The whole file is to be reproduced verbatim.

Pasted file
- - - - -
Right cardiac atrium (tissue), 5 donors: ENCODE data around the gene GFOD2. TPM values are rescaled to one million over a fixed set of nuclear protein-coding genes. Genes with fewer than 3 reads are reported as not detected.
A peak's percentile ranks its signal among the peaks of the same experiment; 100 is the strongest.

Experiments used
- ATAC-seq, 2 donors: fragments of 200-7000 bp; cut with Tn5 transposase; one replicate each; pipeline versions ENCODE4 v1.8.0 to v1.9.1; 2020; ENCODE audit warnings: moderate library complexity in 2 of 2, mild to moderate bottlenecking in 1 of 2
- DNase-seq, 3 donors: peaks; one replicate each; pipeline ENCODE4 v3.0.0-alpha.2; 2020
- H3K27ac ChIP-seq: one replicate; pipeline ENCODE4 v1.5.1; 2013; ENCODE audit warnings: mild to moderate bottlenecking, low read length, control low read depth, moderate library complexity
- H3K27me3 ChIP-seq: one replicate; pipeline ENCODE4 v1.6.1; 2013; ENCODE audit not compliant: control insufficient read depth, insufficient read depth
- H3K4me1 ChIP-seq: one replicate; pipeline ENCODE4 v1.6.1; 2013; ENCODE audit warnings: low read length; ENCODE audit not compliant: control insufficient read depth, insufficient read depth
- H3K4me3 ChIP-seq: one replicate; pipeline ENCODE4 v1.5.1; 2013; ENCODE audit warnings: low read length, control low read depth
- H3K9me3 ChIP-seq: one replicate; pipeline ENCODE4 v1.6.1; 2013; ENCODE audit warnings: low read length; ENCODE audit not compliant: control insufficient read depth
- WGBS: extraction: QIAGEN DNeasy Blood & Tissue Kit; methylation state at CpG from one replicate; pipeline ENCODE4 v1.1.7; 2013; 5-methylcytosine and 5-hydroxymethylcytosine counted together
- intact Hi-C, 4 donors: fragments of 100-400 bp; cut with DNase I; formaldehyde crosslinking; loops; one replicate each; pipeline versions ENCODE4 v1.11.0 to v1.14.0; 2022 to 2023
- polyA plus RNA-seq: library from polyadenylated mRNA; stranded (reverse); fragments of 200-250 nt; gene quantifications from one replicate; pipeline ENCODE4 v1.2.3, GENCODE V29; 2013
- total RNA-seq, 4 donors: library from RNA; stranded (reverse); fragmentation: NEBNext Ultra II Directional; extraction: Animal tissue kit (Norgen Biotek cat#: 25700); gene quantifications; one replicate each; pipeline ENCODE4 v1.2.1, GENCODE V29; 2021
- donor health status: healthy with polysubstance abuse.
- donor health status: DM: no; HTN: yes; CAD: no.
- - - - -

Right cardiac atrium (tissue), 5 donors: ENCODE data around the gene GFOD2. TPM values are rescaled to one million over a fixed set of nuclear protein-coding genes. Genes with fewer than 3 reads are reported as not detected.
A peak's percentile ranks its signal among the peaks of the same experiment; 100 is the strongest.

Experiments used
- ATAC-seq, 2 donors: fragments of 200-7000 bp; cut with Tn5 transposase; one replicate each; pipeline versions ENCODE4 v1.8.0 to v1.9.1; 2020; ENCODE audit warnings: moderate library complexity in 2 of 2, mild to moderate bottlenecking in 1 of 2
- DNase-seq, 3 donors: peaks; one replicate each; pipeline ENCODE4 v3.0.0-alpha.2; 2020
- H3K27ac ChIP-seq: one replicate; pipeline ENCODE4 v1.5.1; 2013; ENCODE audit warnings: mild to moderate bottlenecking, low read length, control low read depth, moderate library complexity
- H3K27me3 ChIP-seq: one replicate; pipeline ENCODE4 v1.6.1; 2013; ENCODE audit not compliant: control insufficient read depth, insufficient read depth
- H3K4me1 ChIP-seq: one replicate; pipeline ENCODE4 v1.6.1; 2013; ENCODE audit warnings: low read length; ENCODE audit not compliant: control insufficient read depth, insufficient read depth
- H3K4me3 ChIP-seq: one replicate; pipeline ENCODE4 v1.5.1; 2013; ENCODE audit warnings: low read length, control low read depth
- H3K9me3 ChIP-seq: one replicate; pipeline ENCODE4 v1.6.1; 2013; ENCODE audit warnings: low read length; ENCODE audit not compliant: control insufficient read depth
- WGBS: extraction: QIAGEN DNeasy Blood & Tissue Kit; methylation state at CpG from one replicate; pipeline ENCODE4 v1.1.7; 2013; 5-methylcytosine and 5-hydroxymethylcytosine counted together
- intact Hi-C, 4 donors: fragments of 100-400 bp; cut with DNase I; formaldehyde crosslinking; loops; one replicate each; pipeline versions ENCODE4 v1.11.0 to v1.14.0; 2022 to 2023
- polyA plus RNA-seq: library from polyadenylated mRNA; stranded (reverse); fragments of 200-250 nt; gene quantifications from one replicate; pipeline ENCODE4 v1.2.3, GENCODE V29; 2013
- total RNA-seq, 4 donors: library from RNA; stranded (reverse); fragmentation: NEBNext Ultra II Directional; extraction: Animal tissue kit (Norgen Biotek cat#: 25700); gene quantifications; one replicate each; pipeline ENCODE4 v1.2.1, GENCODE V29; 2021
- donor health status: healthy with polysubstance abuse.
- donor health status: DM: no; HTN: yes; CAD: no.